I read with considerable interest, if not bewilderment, a letter in the latest edition of Scottish Wildlife, the magazine of the Scottish Wildlife Trust. A well-established photographer had written to all 47 Wildlife Trusts offering them free and unlimited use of his entire British wildlife archive – hundreds, if not thousands, of free images. The premise was that he couldn’t afford a financial contribution so this was his way of supporting the Trusts.
Let me first of all say that it’s a free country and individual photographers are at liberty to do as they wish with their own images. Let me also say that I’m not criticising the photographer personally, simply exploring the motivations for giving away such a valuable resource. To be fair, the conservationist in me applauds his gesture but I can’t help thinking this sets a very dangerous precedent, apart from undermining the livelihood of both hard-working freelancers and profit-stricken picture libraries.
I would like to think I do as much as most to support the conservation community and as a business, we donate significant sums to a variety of initiatives. Giving our hard-earned product away however, invalidates not only my own imagery but that of the community as a whole. Payment for imagery might not be necessary or even desirable for some, but gifting it for free devalues the product and debilitates the hard work of many professionals over the years to convince the conservation community that compelling imagery is something worth paying for.
I don’t know the photographer in question very well and there may be mitigating circumstances that I’m not aware of but in my view, giving away a whole library of images is not just another nail in the coffin, it’s the coffin being lowered into the ground. And just for the record, this isn’t about the money for me, it’s about dismantling the value of imagery, something that this community has fought hard to preserve.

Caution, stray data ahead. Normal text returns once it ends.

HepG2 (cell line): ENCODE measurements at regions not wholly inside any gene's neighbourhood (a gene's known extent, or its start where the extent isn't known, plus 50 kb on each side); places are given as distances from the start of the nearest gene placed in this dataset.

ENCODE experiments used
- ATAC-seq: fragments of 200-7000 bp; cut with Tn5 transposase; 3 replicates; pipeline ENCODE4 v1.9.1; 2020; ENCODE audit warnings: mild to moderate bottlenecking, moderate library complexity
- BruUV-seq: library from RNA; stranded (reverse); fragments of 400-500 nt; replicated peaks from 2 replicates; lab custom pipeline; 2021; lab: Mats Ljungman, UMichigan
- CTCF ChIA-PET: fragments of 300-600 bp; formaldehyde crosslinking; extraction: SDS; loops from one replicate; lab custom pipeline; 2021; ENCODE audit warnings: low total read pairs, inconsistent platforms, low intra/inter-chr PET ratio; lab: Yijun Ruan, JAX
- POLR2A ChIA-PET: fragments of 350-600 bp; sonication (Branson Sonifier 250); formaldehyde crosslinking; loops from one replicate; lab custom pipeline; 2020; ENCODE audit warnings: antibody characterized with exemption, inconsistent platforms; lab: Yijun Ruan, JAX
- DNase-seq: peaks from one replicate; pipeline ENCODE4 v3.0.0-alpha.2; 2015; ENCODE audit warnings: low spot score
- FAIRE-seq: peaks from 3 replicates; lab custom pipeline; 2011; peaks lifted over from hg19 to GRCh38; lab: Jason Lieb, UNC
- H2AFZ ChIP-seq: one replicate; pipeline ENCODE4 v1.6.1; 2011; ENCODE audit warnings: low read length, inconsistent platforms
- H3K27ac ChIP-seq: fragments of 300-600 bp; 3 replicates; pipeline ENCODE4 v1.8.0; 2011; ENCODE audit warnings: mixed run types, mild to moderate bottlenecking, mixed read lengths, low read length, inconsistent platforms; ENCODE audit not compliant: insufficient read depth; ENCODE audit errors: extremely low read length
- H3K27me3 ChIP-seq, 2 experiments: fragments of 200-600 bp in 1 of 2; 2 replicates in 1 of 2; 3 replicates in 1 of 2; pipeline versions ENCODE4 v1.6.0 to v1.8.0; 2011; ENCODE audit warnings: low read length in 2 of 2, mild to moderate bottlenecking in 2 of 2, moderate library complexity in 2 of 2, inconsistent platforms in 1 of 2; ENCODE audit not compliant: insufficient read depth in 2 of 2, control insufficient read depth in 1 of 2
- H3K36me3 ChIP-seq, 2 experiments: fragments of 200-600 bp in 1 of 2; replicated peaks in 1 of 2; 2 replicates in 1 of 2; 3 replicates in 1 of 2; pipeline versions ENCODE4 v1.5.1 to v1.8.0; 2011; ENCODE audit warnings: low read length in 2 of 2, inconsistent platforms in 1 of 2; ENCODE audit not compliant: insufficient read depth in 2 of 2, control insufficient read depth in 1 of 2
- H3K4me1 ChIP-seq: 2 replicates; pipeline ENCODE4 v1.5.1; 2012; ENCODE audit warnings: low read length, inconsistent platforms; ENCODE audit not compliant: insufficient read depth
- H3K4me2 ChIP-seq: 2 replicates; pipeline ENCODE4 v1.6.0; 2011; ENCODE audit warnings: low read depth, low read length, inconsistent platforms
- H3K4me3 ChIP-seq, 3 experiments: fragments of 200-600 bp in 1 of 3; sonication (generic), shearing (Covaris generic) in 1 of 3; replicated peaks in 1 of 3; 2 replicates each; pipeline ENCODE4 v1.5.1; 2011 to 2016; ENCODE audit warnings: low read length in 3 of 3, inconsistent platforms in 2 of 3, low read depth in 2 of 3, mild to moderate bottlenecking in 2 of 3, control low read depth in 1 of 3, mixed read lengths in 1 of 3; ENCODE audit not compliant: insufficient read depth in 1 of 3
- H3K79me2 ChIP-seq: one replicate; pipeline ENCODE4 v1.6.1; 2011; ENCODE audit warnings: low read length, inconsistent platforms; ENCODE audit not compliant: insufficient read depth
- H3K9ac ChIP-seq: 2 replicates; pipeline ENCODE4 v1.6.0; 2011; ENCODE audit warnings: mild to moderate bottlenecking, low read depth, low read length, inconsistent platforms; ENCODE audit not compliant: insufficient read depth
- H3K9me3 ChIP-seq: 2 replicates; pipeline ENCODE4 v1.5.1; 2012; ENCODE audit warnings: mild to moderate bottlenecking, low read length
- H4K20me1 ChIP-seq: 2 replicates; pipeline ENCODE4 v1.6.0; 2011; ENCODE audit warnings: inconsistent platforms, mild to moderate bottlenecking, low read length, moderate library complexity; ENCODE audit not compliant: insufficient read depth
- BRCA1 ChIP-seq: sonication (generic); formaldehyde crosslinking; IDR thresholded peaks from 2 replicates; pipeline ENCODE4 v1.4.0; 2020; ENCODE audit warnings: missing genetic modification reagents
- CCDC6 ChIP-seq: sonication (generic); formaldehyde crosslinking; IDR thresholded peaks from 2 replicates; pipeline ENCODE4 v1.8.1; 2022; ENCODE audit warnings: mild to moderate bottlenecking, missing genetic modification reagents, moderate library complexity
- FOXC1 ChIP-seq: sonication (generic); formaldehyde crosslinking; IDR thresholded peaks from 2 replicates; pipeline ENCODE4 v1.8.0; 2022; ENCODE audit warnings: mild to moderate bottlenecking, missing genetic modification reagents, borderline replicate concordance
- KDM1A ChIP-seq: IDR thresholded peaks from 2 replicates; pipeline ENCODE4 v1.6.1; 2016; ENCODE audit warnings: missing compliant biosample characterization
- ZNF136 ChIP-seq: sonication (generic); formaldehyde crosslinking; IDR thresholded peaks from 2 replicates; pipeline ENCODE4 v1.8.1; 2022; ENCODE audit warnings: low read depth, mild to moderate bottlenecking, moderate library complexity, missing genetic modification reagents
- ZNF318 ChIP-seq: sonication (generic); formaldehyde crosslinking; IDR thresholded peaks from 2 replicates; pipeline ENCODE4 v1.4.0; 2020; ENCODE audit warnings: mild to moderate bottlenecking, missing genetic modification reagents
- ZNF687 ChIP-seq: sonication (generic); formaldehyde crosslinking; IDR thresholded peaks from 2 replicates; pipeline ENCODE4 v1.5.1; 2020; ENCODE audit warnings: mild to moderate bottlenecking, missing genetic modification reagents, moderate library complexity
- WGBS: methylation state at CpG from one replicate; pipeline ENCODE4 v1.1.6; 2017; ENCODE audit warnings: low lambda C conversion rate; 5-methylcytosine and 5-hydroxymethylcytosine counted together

We are undoubtedly at a crossroads in this industry and as much as anyone, I’m groping in the dark a wee bit. We live in tough times when tough decisions are necessary and everyone has different coping mechanisms. I’m not sure however, this is a step in the right direction but I’m happy to be proved wrong.
7 thoughts on “Donating the shirt off your back!”
My feeling is that this move, far from altruistic, is ill-considered and selfish.
• Ill-considered because it further undermines the ability of other professional photographers to produce the diversity of work that has hitherto been essential to conservation NGO’s. They can get any number of pictures of a few popular species from recreational photographers but those of us with broader and deeper coverage have only been able to create it because we were recompensed for our work in years gone by- often for those popular species that are now available free. They subsidized the production of more obscure, less commercial work. This will only lead to further homogenisation and patchy coverage.
• Like it or not, it is professional photography that as always lead the way in terms of providing inspiration for recreational photographers and even in today’s networked world that allows lots of new imaginative work to be seen, it is not sustainable if there isn’t an income stream,. Talent needs time and resources to flourish. Keep undermining professional photography with give-aways and those sources of inspiration will disappear.
Hi Niall (+Pete)
I’m not sure I can agree with point 1 (though I freely admit that I am not in the situation) – professional photographers are in a competitive, commercial environment which will grow year on year and which will see increasing business and inventiveness. I don’t see why that threat isn’t also an opportunity as it is in any other business – it’s a motivating factor.
Point 2 does ring true though, and “Talent needs time and resources to flourish. […remove time and resources…] and those sources of inspiration will disappear” I can agree with fully. There will always be a place for high-end commissioned work (NatGeo, BBC Wildlife et al) and I can’t see the death of mid-range commissions just yet – conservation groups that are on the ball know what they’re doing and know the benefit of a shot that perfectly fits their message, their species or their environment, and so will still allocate funding – but for the rest of the industry then there indeed is a torrent of images available at cheap/no cost via Flickr or via donation.
My question is: as an innovative photographer who seeks out unusual scenarios or species, what is the threat from everyone else not doing this? Another picture of a badger is another picture of a badger is another picture of a badger – once one photo exists, a thousand do, and so any future relying on stock wildlife shots is precarious unless they are truly exceptional (and some really can be). For the rest of the world though, unexceptional is often good enough and that’s always frustrating for the leading edge.